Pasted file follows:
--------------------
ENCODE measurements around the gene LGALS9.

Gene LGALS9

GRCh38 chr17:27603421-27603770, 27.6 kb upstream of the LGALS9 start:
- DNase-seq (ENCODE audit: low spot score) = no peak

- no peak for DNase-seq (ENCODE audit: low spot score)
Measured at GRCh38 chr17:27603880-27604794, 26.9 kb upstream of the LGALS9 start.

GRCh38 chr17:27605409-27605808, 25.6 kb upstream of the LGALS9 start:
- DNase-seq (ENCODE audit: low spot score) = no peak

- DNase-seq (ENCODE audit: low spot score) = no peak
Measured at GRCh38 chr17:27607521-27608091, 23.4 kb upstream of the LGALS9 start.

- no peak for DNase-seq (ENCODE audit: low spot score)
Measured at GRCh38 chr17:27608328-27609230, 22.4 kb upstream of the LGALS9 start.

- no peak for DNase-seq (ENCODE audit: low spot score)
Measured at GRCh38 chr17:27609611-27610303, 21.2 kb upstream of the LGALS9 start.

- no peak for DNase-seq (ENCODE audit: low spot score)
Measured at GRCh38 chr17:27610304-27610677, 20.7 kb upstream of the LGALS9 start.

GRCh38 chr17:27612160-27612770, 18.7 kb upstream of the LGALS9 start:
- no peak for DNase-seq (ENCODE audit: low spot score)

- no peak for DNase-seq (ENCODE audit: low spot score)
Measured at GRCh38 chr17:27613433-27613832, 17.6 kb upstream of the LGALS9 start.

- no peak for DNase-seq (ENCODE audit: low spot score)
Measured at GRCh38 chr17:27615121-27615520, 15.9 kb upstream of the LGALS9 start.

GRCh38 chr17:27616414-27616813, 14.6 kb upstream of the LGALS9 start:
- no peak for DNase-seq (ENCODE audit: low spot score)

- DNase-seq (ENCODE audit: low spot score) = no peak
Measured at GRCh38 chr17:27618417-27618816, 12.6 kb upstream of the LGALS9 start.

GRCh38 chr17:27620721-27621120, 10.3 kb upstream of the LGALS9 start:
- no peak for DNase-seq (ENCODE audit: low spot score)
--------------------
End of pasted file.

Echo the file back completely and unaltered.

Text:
ENCODE measurements around the gene LGALS9.

Gene LGALS9

GRCh38 chr17:27603421-27603770, 27.6 kb upstream of the LGALS9 start:
- DNase-seq (ENCODE audit: low spot score) = no peak

- no peak for DNase-seq (ENCODE audit: low spot score)
Measured at GRCh38 chr17:27603880-27604794, 26.9 kb upstream of the LGALS9 start.

GRCh38 chr17:27605409-27605808, 25.6 kb upstream of the LGALS9 start:
- DNase-seq (ENCODE audit: low spot score) = no peak

- DNase-seq (ENCODE audit: low spot score) = no peak
Measured at GRCh38 chr17:27607521-27608091, 23.4 kb upstream of the LGALS9 start.

- no peak for DNase-seq (ENCODE audit: low spot score)
Measured at GRCh38 chr17:27608328-27609230, 22.4 kb upstream of the LGALS9 start.

- no peak for DNase-seq (ENCODE audit: low spot score)
Measured at GRCh38 chr17:27609611-27610303, 21.2 kb upstream of the LGALS9 start.

- no peak for DNase-seq (ENCODE audit: low spot score)
Measured at GRCh38 chr17:27610304-27610677, 20.7 kb upstream of the LGALS9 start.

GRCh38 chr17:27612160-27612770, 18.7 kb upstream of the LGALS9 start:
- no peak for DNase-seq (ENCODE audit: low spot score)

- no peak for DNase-seq (ENCODE audit: low spot score)
Measured at GRCh38 chr17:27613433-27613832, 17.6 kb upstream of the LGALS9 start.

- no peak for DNase-seq (ENCODE audit: low spot score)
Measured at GRCh38 chr17:27615121-27615520, 15.9 kb upstream of the LGALS9 start.

GRCh38 chr17:27616414-27616813, 14.6 kb upstream of the LGALS9 start:
- no peak for DNase-seq (ENCODE audit: low spot score)

- DNase-seq (ENCODE audit: low spot score) = no peak
Measured at GRCh38 chr17:27618417-27618816, 12.6 kb upstream of the LGALS9 start.

GRCh38 chr17:27620721-27621120, 10.3 kb upstream of the LGALS9 start:
- no peak for DNase-seq (ENCODE audit: low spot score)